So when the source is not vibrating, it is not setting waves due to vibration? But it is moving so it is still causing disturbance in the medium ... And I happened to read that if the source is moving faster than the speed of sound, a shock wave is set up. How ?
Homework Statement
This is Rankine-Hugoniot conditions at a hydrodynamic shock front. Where P2=0 v2=0.
The problem is attached. I need to solve a system of equations. I thought it would be relatively straight forward solving for the three unknowns but I'm struggling. I know it's possible to...
Hello! (Wave)
I want to solve the equation $u_t+uu_x=0$ with the initial condition $u(x,0)=1$ for $x \leq 0$, $1-x$ for $0 \leq x \leq 1$ and $0$ for $x \geq 1$. I want to solve it for all $t \geq 0$, allowing for a shock wave. I also want to find exactly where the shock is and show that it...
A body is reentering the Earth's atmosphere at a Mach number of 20. In front of the body is a shock
wave. Opposite the nose of the body, the shock can be seen to be normal to the flow direction. Determine the stagnation pressure and temperature to which the nose is subjected. Assume that the air...
Hi everyone,
I'm having some difficulty comprehending "normal" transmission of stress/strain through a solid body and "shock" transmission of stress/strain.
Imagine I have two bodies, one rigid - the other elastic.
If the rigid body is fixed in space, and the elastic body is flying at the...
I stumbled upon this concept when studying gas dynamics. What I get from my readings it must occur when Mach number is really close to 1. But I didn't understand how the property relations across a shock wave is affected by it.
Am not sure if I've posted in the right section but I couldn't find anything relevant to Waves in Supersonic Flow, so apologise in advance!
Post is a little long but I will appreciate any help! Academically am not very gifted and also have a mathematics disability so I tend to question even the...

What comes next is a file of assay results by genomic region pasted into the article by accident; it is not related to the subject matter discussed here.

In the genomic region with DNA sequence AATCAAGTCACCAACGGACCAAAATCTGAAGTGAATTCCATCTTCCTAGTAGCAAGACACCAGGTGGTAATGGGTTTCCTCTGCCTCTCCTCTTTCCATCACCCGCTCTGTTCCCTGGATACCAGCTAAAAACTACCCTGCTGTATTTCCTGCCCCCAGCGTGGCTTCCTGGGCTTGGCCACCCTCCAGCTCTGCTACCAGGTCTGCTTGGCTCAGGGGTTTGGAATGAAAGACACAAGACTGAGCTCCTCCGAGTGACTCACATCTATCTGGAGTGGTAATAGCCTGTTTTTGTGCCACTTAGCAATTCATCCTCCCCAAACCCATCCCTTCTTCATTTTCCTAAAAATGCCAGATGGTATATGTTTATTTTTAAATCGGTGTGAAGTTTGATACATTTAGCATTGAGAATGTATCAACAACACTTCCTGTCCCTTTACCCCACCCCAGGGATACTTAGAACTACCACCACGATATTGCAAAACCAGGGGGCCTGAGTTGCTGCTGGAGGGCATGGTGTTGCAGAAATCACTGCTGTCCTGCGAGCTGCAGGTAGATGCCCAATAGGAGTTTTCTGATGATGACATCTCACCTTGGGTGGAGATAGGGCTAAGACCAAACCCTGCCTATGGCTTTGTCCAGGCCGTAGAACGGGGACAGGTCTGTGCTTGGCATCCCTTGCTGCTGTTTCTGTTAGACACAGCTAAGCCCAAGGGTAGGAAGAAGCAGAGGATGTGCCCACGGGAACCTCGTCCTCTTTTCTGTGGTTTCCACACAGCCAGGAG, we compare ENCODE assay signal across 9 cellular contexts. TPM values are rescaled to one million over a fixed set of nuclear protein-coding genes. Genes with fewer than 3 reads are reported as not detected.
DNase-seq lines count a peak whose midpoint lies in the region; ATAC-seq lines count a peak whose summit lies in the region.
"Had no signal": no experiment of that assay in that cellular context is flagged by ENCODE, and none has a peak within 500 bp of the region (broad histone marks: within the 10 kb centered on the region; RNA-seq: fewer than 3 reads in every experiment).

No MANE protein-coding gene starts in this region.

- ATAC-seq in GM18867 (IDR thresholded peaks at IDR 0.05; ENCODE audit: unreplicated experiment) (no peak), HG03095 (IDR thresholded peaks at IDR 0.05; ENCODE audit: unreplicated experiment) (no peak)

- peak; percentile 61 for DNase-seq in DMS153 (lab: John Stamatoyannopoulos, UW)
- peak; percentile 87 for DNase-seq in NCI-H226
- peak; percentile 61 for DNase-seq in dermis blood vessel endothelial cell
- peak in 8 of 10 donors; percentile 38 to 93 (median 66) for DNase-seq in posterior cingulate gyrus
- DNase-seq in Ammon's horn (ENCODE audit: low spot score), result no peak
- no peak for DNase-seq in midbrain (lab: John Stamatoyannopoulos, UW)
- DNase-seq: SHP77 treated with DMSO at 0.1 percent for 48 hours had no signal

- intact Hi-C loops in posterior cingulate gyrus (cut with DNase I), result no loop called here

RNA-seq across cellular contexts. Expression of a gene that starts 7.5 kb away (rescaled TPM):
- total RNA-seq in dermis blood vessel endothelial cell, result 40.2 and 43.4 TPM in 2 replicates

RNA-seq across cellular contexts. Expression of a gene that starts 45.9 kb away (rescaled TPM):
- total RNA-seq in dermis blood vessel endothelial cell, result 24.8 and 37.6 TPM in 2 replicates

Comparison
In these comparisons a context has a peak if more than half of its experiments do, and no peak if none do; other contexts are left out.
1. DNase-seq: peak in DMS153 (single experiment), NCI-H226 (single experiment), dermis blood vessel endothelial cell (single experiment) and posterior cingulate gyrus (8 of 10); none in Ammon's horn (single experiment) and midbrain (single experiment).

How would one calculate the speed of a shock wave or intensity? For example, let's say something with a mass of 10 kg, with a velocity of 1000 m/s, travling in a straight line ,in Earth's atmosphere, at sea level . what formulas would one use to figure this out? Thanks in advanced
I have a physics question about slamming doors and explosions. I've heard before that an explosion releases shock waves through the air that can severely damage a person's vital organs. Recently, I had a door slammed in my face (not literally, it did not hit my face). This wasn't a normal "door...
A jet flying directly over you at an altitude of 3300 m produces a shock wave. The angle of the shock wave is 43 degrees. How long will it be until the sonic boom reaches you? How far does the jet travel during this time interval?
I know that I can figure out the second part of this problem if...
So I was sitting around pondering about forces, and I found myself thinking about shock-waves. Whether they're caused by supersonic travel, or explosions, the pressure at the front of the wave-bow shock pressure is a force.
So I started thinking of a way to generate them without having to go...
Hi all,
I have some prob to undestand the shock wave in compressible flow, more precisely the "theta, beta, Mach curve)
- Why when "theta" exceeds theta (max) there is no oblique shock? (how we can explain this physicaly)?
- What is the difference betwwen weak shock and strong shock?
- why in...
When the powerful (nuclear) bomb explodes it generates the shock wave that destroys everything around it. I want to know, does the force of this shock wave depend on the air pressure and density? Imagine that we have got powerful (nuclear) bomb and the object (rocket in this case) that is...
Homework Statement
A shock wave moves away from the center of the explosion, its pressure is decreasing, and its speed tends to a constant value. In the filming of a particular explosion, the following data was obtained:
t(s): 0, 0.02, 0.04, 0.06 ,0.08, 0.1, 0.12, 0.14, 0.16, 0.18...
I need to understand how much kinetic energy a particle can absorb which initially is at rest and suddently is exposed to a shock wave.
Detonation velocities are very high, on the order of 6000 m/s, but I assume this is the velocity
of the shock front and not of the gas molecules themself...
Homework Statement
Air, supplied by a reservoir at 450 kPa, flows through a converging-diverging
nozzle whose throat area is 12 cm^2. A normal shock stands where A1 = 20 cm^2. (a) Compute